Towards the end of this 70 minutes performance when asked why she thought the story of teenagers Denis and Katya had attracted so much attention a journalist who had reported on the tragedy likened the story to Romeo and Juliet. She added that they were also two good-looking youngsters.
She could have perhaps added it was in a remote part of Russia with its association with secrecy and police state conspiracy theories.
For the uninitiated this was a tale for today, two disaffected, bored, teenagers, with access to alcohol and a variety of guns (although the latter is disputed in the conspiracy theory world), who holed up in a cabin on a residential street in Stugi Krasnye, a depressed village in Russia, and started firing off shots out of the window, shooting the television, and filming each other and broadcasting on the internet with a steadily growing number of viewers. After a three days standoff the police moved in and the pair dies, quite how is still not clear, did they kill themselves or were they shot by the police?
The fascinating work is less the two teenagers re-enacting the episode but rather those around them telling the story from their perspective, their teacher, a friend, a neighbour, a medic, the journalist and, most interestingly, the creators of the work. This included whether they should include actual video footage or even whether to do it all.
A co-production between Music Theatre Wales, Opera Philadelphia and Opera Orchestra National Montpelier, the one-act opera from Philip Venables and Ted Huffman was highly praised when it opened in the United States last September. Now with Johnny Herford and Emily Edmonds this excellent work has premiered at The Riverfront, Newport and will tour to Theatr Clwyd, Mold; Aberystwyth Arts Centre’ Southbank Centre, London and the Royal Welsh College of Music and Drama, Cardiff.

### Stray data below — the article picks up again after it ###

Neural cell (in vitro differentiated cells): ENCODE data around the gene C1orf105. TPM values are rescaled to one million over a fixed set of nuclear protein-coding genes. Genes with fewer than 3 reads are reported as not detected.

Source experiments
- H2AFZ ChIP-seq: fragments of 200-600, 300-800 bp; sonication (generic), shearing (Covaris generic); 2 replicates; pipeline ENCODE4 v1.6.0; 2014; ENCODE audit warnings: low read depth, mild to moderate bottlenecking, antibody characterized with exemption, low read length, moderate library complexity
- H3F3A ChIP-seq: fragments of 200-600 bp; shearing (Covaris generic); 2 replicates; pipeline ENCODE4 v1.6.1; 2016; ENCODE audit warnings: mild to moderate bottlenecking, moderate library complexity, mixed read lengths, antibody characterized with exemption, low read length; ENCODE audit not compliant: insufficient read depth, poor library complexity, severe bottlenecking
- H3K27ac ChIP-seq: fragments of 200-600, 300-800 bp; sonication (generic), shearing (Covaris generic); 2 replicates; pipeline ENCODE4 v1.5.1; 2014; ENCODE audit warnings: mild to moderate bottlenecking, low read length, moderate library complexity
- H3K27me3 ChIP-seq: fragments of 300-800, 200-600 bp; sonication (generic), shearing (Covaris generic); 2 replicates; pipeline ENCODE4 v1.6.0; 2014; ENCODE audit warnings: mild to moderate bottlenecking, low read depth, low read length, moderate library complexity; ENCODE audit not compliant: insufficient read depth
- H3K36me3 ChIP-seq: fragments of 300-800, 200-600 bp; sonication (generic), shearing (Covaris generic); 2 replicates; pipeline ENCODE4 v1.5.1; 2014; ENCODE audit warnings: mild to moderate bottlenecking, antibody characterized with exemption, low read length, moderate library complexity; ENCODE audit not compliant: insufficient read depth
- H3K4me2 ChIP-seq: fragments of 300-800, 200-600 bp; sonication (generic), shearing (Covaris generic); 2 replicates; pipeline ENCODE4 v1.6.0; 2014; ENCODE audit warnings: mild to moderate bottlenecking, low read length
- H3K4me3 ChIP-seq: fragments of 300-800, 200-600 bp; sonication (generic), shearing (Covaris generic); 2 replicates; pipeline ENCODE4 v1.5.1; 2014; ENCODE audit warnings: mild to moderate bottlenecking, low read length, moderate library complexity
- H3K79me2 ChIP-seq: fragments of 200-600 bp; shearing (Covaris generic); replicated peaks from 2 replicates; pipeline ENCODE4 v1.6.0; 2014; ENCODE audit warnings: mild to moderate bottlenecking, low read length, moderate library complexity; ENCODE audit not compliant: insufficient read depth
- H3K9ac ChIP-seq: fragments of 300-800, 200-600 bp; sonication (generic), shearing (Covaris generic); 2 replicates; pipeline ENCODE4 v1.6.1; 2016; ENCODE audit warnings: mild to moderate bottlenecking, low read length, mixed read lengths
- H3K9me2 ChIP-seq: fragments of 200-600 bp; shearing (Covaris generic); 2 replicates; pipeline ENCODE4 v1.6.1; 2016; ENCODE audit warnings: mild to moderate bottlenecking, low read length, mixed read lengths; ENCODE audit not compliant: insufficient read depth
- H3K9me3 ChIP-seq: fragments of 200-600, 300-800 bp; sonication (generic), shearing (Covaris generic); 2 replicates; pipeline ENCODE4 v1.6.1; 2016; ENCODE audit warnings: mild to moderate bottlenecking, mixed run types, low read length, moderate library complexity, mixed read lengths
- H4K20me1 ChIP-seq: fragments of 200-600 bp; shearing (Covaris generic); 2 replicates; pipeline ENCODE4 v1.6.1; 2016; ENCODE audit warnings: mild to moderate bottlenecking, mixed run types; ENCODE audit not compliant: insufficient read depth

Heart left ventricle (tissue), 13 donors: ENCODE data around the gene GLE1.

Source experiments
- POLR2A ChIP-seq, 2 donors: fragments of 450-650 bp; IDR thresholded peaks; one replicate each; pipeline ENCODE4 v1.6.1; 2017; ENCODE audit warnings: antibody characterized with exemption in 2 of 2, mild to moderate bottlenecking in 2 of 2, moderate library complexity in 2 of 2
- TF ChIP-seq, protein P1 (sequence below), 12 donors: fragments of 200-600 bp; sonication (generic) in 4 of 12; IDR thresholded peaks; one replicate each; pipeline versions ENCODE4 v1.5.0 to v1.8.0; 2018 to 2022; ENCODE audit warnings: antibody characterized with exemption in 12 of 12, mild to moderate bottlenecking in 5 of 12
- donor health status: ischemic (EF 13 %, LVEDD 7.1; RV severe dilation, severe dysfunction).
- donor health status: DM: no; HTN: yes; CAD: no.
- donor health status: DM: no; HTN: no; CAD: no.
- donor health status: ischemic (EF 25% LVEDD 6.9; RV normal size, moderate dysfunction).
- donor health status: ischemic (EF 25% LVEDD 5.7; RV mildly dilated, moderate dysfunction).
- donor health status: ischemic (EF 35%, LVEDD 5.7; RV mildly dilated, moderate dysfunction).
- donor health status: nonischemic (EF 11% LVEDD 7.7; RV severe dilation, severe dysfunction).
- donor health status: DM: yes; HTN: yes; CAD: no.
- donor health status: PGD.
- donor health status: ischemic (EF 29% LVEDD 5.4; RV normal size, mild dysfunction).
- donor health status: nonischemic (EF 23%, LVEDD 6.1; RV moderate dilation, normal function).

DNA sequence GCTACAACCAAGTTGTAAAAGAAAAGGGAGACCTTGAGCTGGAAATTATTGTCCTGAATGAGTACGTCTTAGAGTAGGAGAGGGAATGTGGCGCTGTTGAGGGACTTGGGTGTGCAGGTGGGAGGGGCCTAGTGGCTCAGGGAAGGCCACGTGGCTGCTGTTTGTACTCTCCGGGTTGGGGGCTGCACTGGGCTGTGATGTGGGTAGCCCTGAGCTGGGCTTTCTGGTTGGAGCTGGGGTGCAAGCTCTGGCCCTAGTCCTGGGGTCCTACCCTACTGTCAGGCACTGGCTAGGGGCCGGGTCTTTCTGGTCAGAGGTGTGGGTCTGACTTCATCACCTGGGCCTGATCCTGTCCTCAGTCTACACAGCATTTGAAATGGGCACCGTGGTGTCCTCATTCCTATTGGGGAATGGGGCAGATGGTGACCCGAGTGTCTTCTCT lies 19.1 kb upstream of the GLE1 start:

The two singers take on the various roles, with music provided by four cellists, Tim Gill, Adrian Bradbury, Zoe Martlew and Joely Koos, on a simple stark stage with just a raised area along the side and back and a black backdrop on which text exchanges are projected. This is all in keeping with a work that has the digital sharing of the fatal relationship to online audiences.
There is a mixture of narratives styles. In short scenes (some just a few seconds) one singer is accompanied by the other speaking what the other is singing (even in English), other times one explains what the other is signing in Russian, such as the nervous fidgeting, hunched over friend or near hysterical neighbour. There are also some recorded voices, particularly effective at the end as they discuss what should be included in the story telling.
While Venables’ music accompanies the singers, it is not broken into songs etc, but is rather through-composed more creating atmosphere and becoming part of the drama.
In compete contrast to the fidgety, near-hyper friend (splendidly portrayed by Herford), the rows of young people sat in complete silence. There was not even a snigger when some of the text messages being shown in the backdrop were about sex or tits. I genuinely cannot remember such complete concentration on a performance.
This is engaging and enjoyable, thought-provoking music theatre. However, I do wonder whether it would have had the same appeal is it had been two kids with Brummie accents on a council estate in the West Midlands.
Now touring until March 27.